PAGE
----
I am tempted to discover these worlds, though I'm worried I'll like them too much!

Warren Bull said...

Interesting I dd not know about games like these.

Tina said...

That is always a danger, I'll admit. If you're the type to pick up a novel and not be able to put it down until you're finished, I'd recommend online games like Fallen London (which limits you to 20 free actions and then shuts you off unless you're willing to pay more -- your actions refresh over the next hours). Of course, if you're the type to punch in that credit card number (which in that case of Fallen London, I was...at least for one month. I called it a birthday present to myself).

Shari Randall said...

Tina, these sound fascinating. I'm afraid I'd get hooked. But how tempting...hmm, that psychedelic honey looks good....

KM Rockwood said...

I remember the Choose Your Own Adventures. And a rather seedy knock-off of pornographic ones.

Video games can be addicting. I remember kids playing things like The Sims and getting really into the games. Including doing things like killing off unwanted characters by having them set off rockets in small rooms or putting them in a swimming pool and removing the ladder. Likewise, I remember them playing Age Of Empires and competing to see who could build the largest armies, with was elephants tromping across the land and seas s crowded that the war ships could hardly move.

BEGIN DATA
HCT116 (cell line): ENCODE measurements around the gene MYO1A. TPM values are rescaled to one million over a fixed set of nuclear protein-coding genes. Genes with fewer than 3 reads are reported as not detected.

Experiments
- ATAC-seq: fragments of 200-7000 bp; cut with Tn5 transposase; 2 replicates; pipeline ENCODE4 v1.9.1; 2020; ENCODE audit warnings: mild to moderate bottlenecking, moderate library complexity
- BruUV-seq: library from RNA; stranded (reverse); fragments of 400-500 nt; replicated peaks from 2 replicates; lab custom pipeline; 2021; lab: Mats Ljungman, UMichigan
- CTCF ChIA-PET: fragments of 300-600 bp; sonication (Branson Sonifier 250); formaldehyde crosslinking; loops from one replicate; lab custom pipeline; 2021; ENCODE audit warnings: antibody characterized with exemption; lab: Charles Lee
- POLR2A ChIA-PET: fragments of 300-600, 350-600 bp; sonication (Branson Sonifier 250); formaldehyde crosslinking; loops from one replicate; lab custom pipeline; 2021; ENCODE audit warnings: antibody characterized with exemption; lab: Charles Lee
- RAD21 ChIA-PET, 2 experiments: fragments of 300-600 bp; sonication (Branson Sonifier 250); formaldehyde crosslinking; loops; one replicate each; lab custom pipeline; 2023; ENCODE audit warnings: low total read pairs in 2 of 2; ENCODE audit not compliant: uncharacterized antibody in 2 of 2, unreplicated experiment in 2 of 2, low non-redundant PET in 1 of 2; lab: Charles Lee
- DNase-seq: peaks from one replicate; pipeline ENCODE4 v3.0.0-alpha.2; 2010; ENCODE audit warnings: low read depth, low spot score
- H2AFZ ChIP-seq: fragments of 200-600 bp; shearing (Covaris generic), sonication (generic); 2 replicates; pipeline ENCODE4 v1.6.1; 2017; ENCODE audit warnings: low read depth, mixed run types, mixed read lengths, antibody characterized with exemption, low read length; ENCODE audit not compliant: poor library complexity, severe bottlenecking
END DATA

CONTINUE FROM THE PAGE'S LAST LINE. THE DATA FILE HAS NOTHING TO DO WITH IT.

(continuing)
I'll have to take a look at these. I have studiously avoided Pokemon Go (besides, I don't think my phone would support it.)

Tina said...

Well well well. My adventure books were very G-rated. I did not know such illicit riches existed. I too have avoided Pokemon Go. I'm afraid the appeal is lost on me.

I highly recommend the psychedelic honey. And the mushroom wine. And any activities involving devils....except the dinner party. DO NOT ATTEND THE DINNER PARTY!